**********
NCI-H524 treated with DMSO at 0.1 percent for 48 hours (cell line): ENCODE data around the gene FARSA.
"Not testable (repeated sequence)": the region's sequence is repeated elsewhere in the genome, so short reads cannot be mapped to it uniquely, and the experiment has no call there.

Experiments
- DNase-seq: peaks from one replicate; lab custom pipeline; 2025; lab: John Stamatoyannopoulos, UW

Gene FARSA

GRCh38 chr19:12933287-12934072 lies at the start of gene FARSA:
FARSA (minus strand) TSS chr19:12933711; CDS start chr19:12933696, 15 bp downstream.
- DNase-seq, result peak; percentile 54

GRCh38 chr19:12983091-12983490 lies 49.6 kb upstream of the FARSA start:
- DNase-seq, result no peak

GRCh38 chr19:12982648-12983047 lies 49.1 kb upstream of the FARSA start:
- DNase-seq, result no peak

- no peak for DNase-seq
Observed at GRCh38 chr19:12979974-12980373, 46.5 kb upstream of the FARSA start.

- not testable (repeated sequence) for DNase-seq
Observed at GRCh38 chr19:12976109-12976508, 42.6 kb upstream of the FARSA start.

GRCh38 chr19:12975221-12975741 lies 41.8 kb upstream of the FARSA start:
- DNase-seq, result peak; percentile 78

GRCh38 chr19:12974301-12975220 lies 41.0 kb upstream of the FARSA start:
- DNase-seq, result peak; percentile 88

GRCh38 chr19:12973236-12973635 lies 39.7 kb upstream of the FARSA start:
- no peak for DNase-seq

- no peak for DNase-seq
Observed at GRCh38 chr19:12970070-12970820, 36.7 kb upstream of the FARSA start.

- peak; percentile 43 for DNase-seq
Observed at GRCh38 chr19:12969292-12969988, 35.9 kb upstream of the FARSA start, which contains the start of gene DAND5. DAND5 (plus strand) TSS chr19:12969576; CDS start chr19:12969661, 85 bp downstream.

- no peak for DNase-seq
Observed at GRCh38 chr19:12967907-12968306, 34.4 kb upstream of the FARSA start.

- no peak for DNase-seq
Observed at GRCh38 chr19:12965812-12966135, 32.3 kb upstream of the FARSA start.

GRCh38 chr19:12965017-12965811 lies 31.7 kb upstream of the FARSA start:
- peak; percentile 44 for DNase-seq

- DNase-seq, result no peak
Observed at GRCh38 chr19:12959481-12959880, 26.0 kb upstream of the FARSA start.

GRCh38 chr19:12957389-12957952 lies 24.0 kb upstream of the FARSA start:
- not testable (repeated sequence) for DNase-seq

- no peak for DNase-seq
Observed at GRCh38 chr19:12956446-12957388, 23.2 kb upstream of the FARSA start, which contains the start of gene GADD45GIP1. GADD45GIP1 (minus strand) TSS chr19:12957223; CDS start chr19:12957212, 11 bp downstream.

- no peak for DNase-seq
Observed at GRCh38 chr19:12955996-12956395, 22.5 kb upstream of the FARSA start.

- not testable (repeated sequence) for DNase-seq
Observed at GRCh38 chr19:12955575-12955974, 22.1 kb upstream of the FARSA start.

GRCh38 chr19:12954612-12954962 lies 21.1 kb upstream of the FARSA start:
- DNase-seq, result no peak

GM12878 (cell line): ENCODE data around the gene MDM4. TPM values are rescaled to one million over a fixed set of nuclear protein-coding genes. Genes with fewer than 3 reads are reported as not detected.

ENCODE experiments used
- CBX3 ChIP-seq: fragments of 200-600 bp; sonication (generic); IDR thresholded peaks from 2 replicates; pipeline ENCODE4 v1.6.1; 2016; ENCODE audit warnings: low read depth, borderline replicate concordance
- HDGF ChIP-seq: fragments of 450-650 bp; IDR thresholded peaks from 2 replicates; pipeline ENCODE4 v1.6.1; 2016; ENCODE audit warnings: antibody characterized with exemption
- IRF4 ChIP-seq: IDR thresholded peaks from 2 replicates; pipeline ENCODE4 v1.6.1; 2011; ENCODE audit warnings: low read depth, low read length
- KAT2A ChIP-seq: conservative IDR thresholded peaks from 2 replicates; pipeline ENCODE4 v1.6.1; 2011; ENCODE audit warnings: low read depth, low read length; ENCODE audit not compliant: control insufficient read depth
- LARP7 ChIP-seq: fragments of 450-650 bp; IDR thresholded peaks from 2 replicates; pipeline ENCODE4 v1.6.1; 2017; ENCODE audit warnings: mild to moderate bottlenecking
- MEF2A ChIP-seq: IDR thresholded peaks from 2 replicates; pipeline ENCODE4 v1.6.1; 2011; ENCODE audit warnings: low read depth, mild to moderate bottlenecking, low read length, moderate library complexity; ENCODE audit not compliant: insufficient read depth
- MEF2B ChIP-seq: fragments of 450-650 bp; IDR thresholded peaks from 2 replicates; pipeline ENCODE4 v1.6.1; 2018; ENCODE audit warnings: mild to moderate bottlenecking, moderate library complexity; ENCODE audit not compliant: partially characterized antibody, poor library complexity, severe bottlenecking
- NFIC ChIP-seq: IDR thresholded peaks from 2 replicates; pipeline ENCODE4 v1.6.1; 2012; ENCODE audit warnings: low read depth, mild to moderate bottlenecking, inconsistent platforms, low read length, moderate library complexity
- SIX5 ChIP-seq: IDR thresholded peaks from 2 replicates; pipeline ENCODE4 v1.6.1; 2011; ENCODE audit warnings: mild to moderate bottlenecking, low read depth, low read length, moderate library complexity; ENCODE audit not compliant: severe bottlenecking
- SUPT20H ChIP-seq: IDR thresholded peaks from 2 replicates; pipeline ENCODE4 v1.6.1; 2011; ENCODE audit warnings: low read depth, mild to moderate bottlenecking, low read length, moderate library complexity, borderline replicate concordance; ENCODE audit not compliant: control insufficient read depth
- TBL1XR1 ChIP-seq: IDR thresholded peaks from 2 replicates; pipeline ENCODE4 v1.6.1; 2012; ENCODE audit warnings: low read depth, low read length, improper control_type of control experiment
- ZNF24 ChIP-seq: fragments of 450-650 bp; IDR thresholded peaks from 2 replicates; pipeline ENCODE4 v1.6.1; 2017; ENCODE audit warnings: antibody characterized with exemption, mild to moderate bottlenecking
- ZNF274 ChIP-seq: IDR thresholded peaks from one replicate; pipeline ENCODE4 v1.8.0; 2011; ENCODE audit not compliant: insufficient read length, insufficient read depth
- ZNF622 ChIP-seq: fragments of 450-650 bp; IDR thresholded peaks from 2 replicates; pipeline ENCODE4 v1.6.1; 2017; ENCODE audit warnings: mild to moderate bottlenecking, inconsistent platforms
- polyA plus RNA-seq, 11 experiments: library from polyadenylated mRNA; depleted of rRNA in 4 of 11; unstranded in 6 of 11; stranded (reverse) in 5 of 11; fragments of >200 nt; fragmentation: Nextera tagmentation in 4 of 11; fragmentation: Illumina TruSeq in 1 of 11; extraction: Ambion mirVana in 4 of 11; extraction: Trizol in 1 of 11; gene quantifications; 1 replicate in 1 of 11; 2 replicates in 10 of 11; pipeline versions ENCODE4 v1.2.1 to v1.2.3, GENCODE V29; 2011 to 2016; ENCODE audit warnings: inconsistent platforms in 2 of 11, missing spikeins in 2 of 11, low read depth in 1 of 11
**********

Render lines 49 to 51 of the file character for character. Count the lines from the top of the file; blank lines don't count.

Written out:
- IRF4 ChIP-seq: IDR thresholded peaks from 2 replicates; pipeline ENCODE4 v1.6.1; 2011; ENCODE audit warnings: low read depth, low read length
- KAT2A ChIP-seq: conservative IDR thresholded peaks from 2 replicates; pipeline ENCODE4 v1.6.1; 2011; ENCODE audit warnings: low read depth, low read length; ENCODE audit not compliant: control insufficient read depth
- LARP7 ChIP-seq: fragments of 450-650 bp; IDR thresholded peaks from 2 replicates; pipeline ENCODE4 v1.6.1; 2017; ENCODE audit warnings: mild to moderate bottlenecking